Antireflux Surgery

Antireflux surgery is performed to correct the reflux of acid up into the esophagus from the stomach.The main symptom of reflux is heartburn (a burning pain felt under the breastbone).

In the past, the only surgical option was the open method, which involved a large cut in either the upper part of the abdomen or the chest. Today, though, the procedure is performed laparoscopically, using what is popularly known as the keyhole approach.

The operation is performed through five small puncture holes in the abdomen instead of a large incision.

Jejunal Interposition

Jejunal interposition is a complex operation to replace the lower esophagus with a transposed small segment of small intestine (jejunum).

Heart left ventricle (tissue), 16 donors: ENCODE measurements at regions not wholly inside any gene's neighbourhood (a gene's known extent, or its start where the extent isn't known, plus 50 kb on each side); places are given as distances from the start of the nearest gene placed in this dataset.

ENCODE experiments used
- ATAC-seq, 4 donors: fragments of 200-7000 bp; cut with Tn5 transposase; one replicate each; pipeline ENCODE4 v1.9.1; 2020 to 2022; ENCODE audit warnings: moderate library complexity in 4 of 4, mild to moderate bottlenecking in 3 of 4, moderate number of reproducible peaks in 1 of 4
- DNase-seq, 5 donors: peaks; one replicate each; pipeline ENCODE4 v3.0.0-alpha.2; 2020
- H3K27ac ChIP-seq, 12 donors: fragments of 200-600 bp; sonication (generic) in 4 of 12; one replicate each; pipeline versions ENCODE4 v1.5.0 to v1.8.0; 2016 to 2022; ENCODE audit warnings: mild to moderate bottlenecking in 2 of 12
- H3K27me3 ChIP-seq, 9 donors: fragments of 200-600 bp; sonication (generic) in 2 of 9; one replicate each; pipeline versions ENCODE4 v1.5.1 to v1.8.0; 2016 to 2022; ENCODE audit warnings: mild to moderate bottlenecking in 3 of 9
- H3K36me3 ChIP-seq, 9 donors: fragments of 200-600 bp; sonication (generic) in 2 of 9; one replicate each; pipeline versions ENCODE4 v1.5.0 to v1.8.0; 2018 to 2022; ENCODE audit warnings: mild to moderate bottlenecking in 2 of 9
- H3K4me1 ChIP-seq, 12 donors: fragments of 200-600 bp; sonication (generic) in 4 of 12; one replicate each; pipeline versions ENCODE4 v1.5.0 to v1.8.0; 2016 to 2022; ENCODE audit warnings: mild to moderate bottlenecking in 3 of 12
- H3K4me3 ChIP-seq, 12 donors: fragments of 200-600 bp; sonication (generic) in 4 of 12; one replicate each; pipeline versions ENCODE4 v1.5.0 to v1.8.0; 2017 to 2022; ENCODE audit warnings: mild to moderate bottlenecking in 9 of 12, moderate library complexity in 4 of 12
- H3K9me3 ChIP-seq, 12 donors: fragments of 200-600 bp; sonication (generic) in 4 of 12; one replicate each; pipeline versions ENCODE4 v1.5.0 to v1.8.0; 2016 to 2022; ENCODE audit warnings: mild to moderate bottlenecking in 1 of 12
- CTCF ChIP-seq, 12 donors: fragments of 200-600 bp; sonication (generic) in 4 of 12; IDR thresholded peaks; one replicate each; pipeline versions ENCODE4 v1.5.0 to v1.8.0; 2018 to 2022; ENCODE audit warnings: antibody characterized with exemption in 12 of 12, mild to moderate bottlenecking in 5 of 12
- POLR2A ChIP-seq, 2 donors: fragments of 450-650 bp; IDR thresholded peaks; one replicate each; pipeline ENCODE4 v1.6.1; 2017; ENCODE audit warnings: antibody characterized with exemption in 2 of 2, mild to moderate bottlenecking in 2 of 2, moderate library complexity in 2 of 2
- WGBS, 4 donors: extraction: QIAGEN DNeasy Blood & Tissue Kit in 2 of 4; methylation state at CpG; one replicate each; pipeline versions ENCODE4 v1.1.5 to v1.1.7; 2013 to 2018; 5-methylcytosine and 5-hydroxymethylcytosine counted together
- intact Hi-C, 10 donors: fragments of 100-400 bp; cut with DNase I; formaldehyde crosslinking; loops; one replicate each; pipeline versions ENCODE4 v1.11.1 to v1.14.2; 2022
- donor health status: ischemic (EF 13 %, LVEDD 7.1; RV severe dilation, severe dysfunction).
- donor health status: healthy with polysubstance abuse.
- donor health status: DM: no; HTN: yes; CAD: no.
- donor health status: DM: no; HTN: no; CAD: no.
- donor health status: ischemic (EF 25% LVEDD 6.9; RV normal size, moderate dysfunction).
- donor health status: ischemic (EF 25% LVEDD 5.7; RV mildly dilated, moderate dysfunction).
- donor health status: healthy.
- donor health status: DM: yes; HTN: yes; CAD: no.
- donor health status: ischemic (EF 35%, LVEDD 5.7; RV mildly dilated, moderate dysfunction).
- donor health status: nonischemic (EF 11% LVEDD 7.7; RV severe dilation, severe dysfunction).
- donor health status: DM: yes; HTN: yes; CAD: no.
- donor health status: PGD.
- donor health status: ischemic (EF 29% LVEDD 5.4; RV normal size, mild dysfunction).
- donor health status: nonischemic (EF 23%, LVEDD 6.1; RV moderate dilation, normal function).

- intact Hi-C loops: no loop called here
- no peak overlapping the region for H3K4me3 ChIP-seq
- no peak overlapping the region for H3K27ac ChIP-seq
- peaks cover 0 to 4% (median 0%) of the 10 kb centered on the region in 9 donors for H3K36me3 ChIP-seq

This procedure may be used when the lower esophagus is irreversibly destroyed, usually due to previous failed anti-reflux operations.

Colon Interposition for Esophageal Reconstruction

This surgical procedure involves running the large intestine from the back of the throat to the stomach to reconstruct the upper intestinal tract to allow swallowing.

This procedure is usually performed if the stomach cannot be used for reconstruction, which may happen if there has been previous stomach surgery.

Heller Myotomy for Achalasia

Achalasia is an uncommon disorder of the smooth muscle of the esophagus. In achalasia, the nerve cells in the lower two-thirds of the esophagus and esophageal sphincter (LES) are abnormal. This causes the LES to remain closed, making it difficult for food to pass from the esophagus into the stomach.

The Heller myectomy is a surgical procedure that is performed with telescopic equipment inserted through small incisions in the abdomen. During the procedure, we cuts the muscle fibers, relieving the pressure that blocks food from passing easily into the stomach.